In most other ways, the respective roles of the Secretary of State and service authorities reflect current arrangements for local police forces. For example, the role of the Home Secretary--in consultation with the Secretaries of State for Scotland and Northern Ireland in relation to the National Criminal Intelligence Service--will be to set key objectives for each service, to call for reports and to require Her Majesty's inspectorate of constabulary to conduct inspections.

The service authorities will set detailed objectives and publish service plans and annual reports on performance. They will appoint the director general and other senior police officers. Other officers will be seconded or loaned from their local force or organisations such as Customs and Excise. All staff will be under the direction and control of the relevant director general. The terms and conditions of service of staff will be decided by the service authority after consultation, in the case of police officers, with the police negotiating board. There will be full consultation with the police staff associations and trade unions on terms and conditions and the complaints and discipline system.

I turn now to part III of the Bill. I do not think that there is any dispute about the need of the police and customs to use intrusive surveillance against our most serious criminals. That effective and valuable technique must be available to our law enforcement agencies if they are to get the evidence that they need to bring our most dangerous criminals to court. We are not talking about petty crime, still less people going about their lawful activities. The Bill is aimed at major drug traffickers, kidnappers, terrorists and those involved in serious fraud and money laundering. These are the most dangerous criminals whose activities have a major impact on society--people who are well versed in policing methods and have the resources that they need to protect themselves from detection.

Rev. Ian Paisley (North Antrim): Does the right hon. and learned Gentleman agree that this is a serious

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constitutional matter? Does he not therefore think that the Committee stage of the Bill should be held on the Floor of the House, so that parties from all over the United Kingdom will not be isolated--some of them not even represented on the Committee? The Bill affects my part of the country. I feel that the Committee stage of such a grave constitutional Bill should be held on the Floor of the House. Will the Home Secretary help us on that? I do not want to hinder him getting his Bill passed, but I must defend the rights of the people and their representatives to be heard, especially in Committee.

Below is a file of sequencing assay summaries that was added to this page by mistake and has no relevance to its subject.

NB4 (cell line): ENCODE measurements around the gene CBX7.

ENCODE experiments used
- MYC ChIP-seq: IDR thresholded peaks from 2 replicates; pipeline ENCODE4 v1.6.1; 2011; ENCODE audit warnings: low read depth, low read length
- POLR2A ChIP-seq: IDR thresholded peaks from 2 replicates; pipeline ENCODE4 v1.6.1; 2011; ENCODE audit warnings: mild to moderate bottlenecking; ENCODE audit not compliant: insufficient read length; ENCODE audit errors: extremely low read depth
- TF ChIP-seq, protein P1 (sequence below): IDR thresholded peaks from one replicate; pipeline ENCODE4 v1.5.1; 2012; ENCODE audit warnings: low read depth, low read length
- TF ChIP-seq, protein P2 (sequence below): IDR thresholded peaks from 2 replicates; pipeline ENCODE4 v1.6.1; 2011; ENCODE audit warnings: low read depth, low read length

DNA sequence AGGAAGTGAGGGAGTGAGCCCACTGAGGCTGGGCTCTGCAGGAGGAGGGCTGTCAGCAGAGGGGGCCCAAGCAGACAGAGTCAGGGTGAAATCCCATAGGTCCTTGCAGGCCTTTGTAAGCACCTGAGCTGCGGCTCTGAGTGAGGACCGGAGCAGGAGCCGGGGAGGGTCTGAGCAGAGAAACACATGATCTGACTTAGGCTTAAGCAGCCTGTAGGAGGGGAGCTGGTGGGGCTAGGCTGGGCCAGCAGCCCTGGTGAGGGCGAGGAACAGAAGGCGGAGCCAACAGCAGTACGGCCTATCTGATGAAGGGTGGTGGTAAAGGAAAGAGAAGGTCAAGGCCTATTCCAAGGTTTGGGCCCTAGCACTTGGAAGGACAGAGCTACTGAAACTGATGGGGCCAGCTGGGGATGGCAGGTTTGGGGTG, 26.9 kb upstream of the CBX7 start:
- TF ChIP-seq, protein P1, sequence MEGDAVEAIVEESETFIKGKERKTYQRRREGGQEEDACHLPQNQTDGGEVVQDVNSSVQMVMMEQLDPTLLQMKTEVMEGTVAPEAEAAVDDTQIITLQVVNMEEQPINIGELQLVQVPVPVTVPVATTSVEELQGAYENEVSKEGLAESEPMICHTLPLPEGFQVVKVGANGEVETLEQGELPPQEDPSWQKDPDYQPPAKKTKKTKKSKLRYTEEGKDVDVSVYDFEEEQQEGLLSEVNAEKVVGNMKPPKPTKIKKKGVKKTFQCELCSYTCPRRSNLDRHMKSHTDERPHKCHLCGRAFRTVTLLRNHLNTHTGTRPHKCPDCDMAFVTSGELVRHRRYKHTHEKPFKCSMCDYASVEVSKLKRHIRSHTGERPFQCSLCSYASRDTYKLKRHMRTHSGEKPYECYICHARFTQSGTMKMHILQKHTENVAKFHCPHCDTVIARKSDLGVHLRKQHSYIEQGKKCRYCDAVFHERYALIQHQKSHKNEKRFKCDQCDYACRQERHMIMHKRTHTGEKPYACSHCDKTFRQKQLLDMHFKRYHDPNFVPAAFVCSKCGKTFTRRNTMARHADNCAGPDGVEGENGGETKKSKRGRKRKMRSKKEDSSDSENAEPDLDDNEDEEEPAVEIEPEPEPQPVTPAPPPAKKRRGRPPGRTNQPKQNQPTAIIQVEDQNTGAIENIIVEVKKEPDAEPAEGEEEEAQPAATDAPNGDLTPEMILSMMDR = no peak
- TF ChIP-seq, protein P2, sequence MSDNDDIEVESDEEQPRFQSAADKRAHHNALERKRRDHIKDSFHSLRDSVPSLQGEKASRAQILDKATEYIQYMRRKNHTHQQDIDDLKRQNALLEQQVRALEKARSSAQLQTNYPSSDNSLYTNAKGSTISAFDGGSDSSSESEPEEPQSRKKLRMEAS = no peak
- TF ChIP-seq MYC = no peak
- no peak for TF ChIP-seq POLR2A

Mr. Howard: I am afraid that I do not agree with the hon. Gentleman. As I shall remind the House in a moment, the techniques in question have been used for a long time. The Bill introduces new safeguards, as well as putting the use of the techniques on a statutory basis for the first time. I do not follow the hon. Gentleman in his point, but of course he, his hon. Friends and others will have the fullest opportunity to put their points on Report.

Mr. Nicholas Budgen (Wolverhampton, South-West): Does my right hon. and learned Friend agree that, particularly in our constitution, there can never be an absolute guide on what is a constitutional question? When there is uncertainty, it is necessary to examine the political background. The Labour party has abandoned the proper adversarial role of the Opposition. As a result, there has not been adequate discussion about prior authorisation. That point therefore ought to be discussed on the Floor of the House, not in private Upstairs in Committee.

Mr. Howard: I entirely agree with my hon. Friend that there is no absolute definition of a constitutional issue. However, I fear that I cannot follow him on the rest of his remarks. The Labour party, to be as fair to it as I can, has attempted to form a view on the right course to take on the Bill. I regret that it has not been constant in the view that it formed, but there it is. We have to do the best that we can with that.

Mr. Benn: Will the Home Secretary give way?

Mr. Howard: I am answering my hon. Friend. I will give way in a moment. The right hon. Gentleman must contain himself. The provisions in the Bill have been extensively considered in another place and will no doubt be extensively considered in this House, including on Report.